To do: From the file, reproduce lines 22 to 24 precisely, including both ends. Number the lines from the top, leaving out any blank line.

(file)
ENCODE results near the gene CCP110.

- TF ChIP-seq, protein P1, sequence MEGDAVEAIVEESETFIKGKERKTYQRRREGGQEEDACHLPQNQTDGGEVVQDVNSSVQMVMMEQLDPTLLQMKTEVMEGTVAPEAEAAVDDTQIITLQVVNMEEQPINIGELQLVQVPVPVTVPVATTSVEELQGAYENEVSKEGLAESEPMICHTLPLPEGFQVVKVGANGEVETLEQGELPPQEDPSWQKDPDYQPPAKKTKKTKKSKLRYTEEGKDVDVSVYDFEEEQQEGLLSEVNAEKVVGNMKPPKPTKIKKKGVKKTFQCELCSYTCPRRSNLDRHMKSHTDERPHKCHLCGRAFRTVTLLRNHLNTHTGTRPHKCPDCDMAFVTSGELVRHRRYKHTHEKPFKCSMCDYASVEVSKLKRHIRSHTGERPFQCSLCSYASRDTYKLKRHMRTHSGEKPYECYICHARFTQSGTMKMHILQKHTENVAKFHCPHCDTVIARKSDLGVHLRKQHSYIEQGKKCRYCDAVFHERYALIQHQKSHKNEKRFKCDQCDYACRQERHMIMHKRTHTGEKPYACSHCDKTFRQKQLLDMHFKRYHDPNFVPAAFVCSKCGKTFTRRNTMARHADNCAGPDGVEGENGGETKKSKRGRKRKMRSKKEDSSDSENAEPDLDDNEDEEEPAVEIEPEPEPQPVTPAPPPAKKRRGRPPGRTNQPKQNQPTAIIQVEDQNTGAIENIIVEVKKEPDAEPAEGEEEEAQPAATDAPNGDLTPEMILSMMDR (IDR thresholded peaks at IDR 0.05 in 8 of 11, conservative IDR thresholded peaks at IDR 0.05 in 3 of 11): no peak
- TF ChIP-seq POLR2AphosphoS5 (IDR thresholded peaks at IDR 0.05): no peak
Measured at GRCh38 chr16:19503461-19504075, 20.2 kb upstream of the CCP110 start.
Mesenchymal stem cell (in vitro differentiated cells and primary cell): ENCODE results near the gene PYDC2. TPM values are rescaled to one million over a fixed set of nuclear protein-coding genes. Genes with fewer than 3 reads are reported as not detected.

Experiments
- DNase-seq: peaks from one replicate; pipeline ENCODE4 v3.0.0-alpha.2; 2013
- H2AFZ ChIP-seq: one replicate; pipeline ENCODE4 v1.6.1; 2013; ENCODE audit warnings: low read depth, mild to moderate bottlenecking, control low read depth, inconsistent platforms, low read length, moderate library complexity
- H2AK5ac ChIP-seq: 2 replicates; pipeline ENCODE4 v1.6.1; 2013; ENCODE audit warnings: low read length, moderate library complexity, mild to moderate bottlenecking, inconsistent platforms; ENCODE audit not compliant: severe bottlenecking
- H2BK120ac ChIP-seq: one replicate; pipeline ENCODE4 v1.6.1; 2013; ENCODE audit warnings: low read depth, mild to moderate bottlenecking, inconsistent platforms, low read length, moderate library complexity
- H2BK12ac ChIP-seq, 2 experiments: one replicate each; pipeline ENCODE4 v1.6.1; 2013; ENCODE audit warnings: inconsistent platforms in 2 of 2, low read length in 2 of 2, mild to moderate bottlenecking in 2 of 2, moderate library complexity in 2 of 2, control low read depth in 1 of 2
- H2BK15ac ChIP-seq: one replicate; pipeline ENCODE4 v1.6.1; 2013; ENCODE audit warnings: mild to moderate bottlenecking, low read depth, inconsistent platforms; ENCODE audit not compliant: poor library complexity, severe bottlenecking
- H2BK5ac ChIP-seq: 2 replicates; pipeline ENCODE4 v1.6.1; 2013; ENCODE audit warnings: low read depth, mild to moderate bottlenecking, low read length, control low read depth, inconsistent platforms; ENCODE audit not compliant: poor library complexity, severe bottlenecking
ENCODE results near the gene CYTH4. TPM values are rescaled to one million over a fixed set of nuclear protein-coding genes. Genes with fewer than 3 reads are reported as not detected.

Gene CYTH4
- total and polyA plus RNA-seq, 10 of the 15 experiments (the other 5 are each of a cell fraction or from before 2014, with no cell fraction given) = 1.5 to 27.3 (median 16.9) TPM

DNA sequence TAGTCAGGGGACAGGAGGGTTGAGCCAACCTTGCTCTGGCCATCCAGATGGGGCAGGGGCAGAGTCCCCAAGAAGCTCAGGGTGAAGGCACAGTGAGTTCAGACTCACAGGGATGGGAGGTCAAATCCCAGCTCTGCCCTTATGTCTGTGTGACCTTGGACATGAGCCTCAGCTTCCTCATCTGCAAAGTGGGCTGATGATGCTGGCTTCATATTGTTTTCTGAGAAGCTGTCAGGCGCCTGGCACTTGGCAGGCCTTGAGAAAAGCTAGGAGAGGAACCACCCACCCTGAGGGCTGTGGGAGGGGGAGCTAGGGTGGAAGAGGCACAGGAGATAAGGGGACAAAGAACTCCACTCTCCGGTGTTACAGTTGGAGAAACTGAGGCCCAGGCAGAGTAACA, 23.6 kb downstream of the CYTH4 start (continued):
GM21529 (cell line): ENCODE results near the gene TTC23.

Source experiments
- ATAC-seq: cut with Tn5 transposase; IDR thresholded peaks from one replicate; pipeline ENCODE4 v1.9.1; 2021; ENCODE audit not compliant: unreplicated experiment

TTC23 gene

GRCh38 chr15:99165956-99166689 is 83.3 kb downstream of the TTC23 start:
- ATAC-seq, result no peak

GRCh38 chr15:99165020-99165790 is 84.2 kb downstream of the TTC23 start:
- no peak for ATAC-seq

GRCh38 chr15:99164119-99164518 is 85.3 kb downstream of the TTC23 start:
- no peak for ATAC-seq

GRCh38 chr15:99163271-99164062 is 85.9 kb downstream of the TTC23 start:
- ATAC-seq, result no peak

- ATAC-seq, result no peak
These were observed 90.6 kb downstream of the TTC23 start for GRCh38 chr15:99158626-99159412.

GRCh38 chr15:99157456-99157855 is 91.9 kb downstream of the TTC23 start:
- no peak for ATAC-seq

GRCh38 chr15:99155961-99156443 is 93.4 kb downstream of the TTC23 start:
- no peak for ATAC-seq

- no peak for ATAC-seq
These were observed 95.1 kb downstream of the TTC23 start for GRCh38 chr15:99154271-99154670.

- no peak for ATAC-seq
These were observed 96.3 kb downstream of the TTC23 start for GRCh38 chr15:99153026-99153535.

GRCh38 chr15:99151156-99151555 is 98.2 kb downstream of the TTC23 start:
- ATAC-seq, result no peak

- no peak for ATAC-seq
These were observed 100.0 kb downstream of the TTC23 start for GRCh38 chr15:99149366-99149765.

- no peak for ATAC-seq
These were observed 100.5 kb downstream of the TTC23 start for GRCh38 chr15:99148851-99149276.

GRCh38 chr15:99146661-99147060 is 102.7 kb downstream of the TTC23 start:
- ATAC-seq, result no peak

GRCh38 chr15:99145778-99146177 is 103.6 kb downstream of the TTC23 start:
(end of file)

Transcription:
GRCh38 chr15:99165956-99166689 is 83.3 kb downstream of the TTC23 start:
- ATAC-seq, result no peak

GRCh38 chr15:99165020-99165790 is 84.2 kb downstream of the TTC23 start: